To my disappointment member Karen Nakamura did not have her 2-wheel Piaggo Boxer moped with her. She converted it to electric herself and it is her only vehicle and totally rad so I had to include this picture, which you can click on to link to her blog -- from which I learned that she is super-technical as well as a more than competent fabricator. In her last update she'd just switched her setup to run on used Prius NiMH batteries, an interesting aftermarket use.
Another member present, Joe Weber, is a former EV driver who says a hybrid now suits his driving needs better, and club treasurer George Gillett is an EV fan who is prevented from owning one by the fact that he lives in a condo and does not have convenient access to overnight charging.
In addition to maintaining a lively and informative Yahoo mailing list, the NEEAA has a web page where you can see lots of other great member cars. I cannot resist posting this one before I return to the actual events of Saturday:
this little 1979 Subaru van is so cute I cannot stand it I totally want to meet this van in person someday
After the meeting we went back outside for the rest of the (beautiful, sunny) afternoon and got a surprise visit from a relatively new EV owner in Connecticut, Ronnie Carroll of Bridgeport PA. Ronnie's friend Nate Mays, Jr kindly helped him tow over this 1974 Pinto, which was converted years ago by a local inventor (at something like 7,000 original miles) Check out how gorgeous and orange it is.
Ronnie says he had never seen an electric car before, but as soon as he looked at this baby he knew he wanted one, a feeling I must say I believe is captured in the photo above. Post-conversion the Pinto spent at least 10 years in stasis, in the possession of an owner who had never figured out how to get it to work. By the end he was threatening to strip out the EV components and soup it up with a V8 engine. So along comes Ronnie, swaps the guy a Chevette he owned for the EV Pinto (somewhere out there is a V8-equipped Chevette as an incidental part of this true story) and successfully brings this sweet-and-did-you-notice-orange classic back online -- with a 96-volt pack of 12-volts and I'm sure a lot of loving tinkering (he was modest about how much he had to do). Ronnie's been following along on the NEEAA discussion list so this was a chance for him to meet some of the members in person as they gathered around to marvel at the old, old Curtis controller and the massive DC motor -- obviously industrial and possibly out of an elevator.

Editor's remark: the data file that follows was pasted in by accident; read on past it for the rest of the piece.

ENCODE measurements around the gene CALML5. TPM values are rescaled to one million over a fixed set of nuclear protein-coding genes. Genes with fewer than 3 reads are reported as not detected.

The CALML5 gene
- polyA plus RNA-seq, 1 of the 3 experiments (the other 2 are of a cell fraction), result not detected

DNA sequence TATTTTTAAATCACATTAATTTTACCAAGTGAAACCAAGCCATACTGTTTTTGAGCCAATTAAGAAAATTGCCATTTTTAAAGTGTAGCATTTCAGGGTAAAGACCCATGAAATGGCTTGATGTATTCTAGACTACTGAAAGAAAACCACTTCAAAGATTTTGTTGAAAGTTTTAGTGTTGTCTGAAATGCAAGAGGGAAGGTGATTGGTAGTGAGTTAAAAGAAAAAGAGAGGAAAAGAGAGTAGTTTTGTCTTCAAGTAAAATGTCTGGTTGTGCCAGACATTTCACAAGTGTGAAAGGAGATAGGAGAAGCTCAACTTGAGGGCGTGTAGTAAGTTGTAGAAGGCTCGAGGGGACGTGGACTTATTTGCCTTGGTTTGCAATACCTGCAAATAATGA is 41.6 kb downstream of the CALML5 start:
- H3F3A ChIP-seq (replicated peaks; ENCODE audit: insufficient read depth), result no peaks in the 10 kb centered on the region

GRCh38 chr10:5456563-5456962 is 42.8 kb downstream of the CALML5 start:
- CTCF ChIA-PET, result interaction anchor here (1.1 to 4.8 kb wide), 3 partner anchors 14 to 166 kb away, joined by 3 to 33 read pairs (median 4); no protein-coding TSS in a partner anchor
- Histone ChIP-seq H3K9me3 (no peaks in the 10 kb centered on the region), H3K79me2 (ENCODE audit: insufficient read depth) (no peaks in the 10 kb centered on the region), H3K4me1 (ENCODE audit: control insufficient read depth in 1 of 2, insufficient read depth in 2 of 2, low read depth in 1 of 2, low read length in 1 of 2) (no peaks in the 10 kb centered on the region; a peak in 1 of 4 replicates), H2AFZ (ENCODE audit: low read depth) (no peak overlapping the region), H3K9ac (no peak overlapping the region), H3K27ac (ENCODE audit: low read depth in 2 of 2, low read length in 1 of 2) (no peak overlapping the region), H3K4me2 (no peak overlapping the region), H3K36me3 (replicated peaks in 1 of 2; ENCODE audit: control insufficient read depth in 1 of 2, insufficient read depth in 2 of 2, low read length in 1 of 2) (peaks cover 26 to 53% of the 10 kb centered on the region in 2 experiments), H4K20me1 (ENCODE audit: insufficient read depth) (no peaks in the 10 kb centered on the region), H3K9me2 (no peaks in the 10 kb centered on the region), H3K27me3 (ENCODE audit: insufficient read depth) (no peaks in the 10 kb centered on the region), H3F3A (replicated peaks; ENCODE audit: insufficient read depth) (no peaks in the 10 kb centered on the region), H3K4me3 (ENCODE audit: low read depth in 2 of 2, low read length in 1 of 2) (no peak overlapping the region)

Everyone shared tips with Ronnie on successfully registering/inspecting an EV and assured him it that his Pinto is a clean build and ready to go street-legal. One more home-brewed and lovingly-restored EV is about to hit the road in Bridgeport and new connections were forged because of it -- it was all so much fun to witness. Thanks to Ronnie & Nate for making my day, and to Jesse & the NEEAA for a really enjoyable visit to New England!
Of course I was up there to plug the April 30 EV-ent down here in Macungie (heads up everybody that is practically around the corner!) but I also talked up the 21st Century Automotive Challenge in State College PA, and there was a lot of interest among NEEAA members -- in fact they immediately started tossing around the idea of renting a car-carrier and coming en masse. I am certainly looking forward to seeing any or all of them again on May 21-23. For registration info visit this website and totally sign up! If you go because you heard about it from me, tell Joel Anstrom I've been promoting the event up a storm because that is true.